Your hearing health is a journey. For some, their hearing loss was with them since birth or early childhood. For others, the decline is a gradual process over several years, and even a few experience an abrupt change. Regardless of how or when your hearing declined, it is probably safe to say that you’ve experienced moments of frustration, anxiousness and confusion. But let’s not forget those moments of joy and thankfulness when you got the help you needed and were able to re-immerse yourself in the hearing world. Hearing aids are a tool that open experiences and opportunities when our bodies can no longer process sound in a healthy way. But what happens when the hearing aids you’ve become so dependent on no longer provide you with the benefit you need to communicate effectively?
The next step in your hearing journey may include a device known as a cochlear implant (CI). There is a lot of information about cochlear implants in the media and online. Some of information can be very helpful while other websites make the process sound very intimidating. Before you rely on the internet to make any decisions about whether an implant is right for you, make sure you talk to an audiologist who has experience with them. The most basic truth is that while hearing aids improve hearing by amplifying certain sounds, it is only with a cochlear implant that your hearing team can restore the understanding of speech, listening to your favorite music, or hearing soft sounds in nature.
A cochlear implant system is comprised of both internal and external parts. The external sound processor, which looks very similar to a behind-the-ear hearing aid or can be worn off the ear, captures sounds and converts them into digital information. That information is then sent to the internal implant, which is surgically inserted into the inner ear. The tiny electrode sends signals directly to the hearing nerve and bypasses damaged hair cells in order for the brain to interpret each sound individually.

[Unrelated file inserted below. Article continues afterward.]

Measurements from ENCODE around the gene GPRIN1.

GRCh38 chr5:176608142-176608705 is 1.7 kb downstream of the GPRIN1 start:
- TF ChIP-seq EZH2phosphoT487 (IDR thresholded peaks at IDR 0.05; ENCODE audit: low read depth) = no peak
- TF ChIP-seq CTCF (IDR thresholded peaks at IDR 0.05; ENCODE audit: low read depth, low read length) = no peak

There are numerous questions that I’m sure you will have if your audiologist recommends a cochlear implant or you’ve done some research on your own and plan to bring it up at your next appointment. If there is one thing I want to stress it’s that you are not alone in this journey. You have a team of people ready to support and guide you through the process of evaluation, implantation and rehabilitation. But one of the most important members of that team is you. The decision to get a cochlear implant is one that ultimately you need to make for yourself, because you value and desire the ability to connect with your world to the best of your ability. Like every journey it will require patience, hard work and consistent, collaborative care with your audiologist. Regardless of all the testing and measurements that I put my patients through, I’ve never found a way to quantify the value of a smile or tears of joy as they share with me descriptions of their new quality of life after implantation.
For more information about the Center for Hearing & Speech’s cochlear implant program, please call us at (314) 968-4710.
Kate Sinks, Au.D., ABAC, CCC-A
Director of Audiology
Image courtesy of Advanced Bionics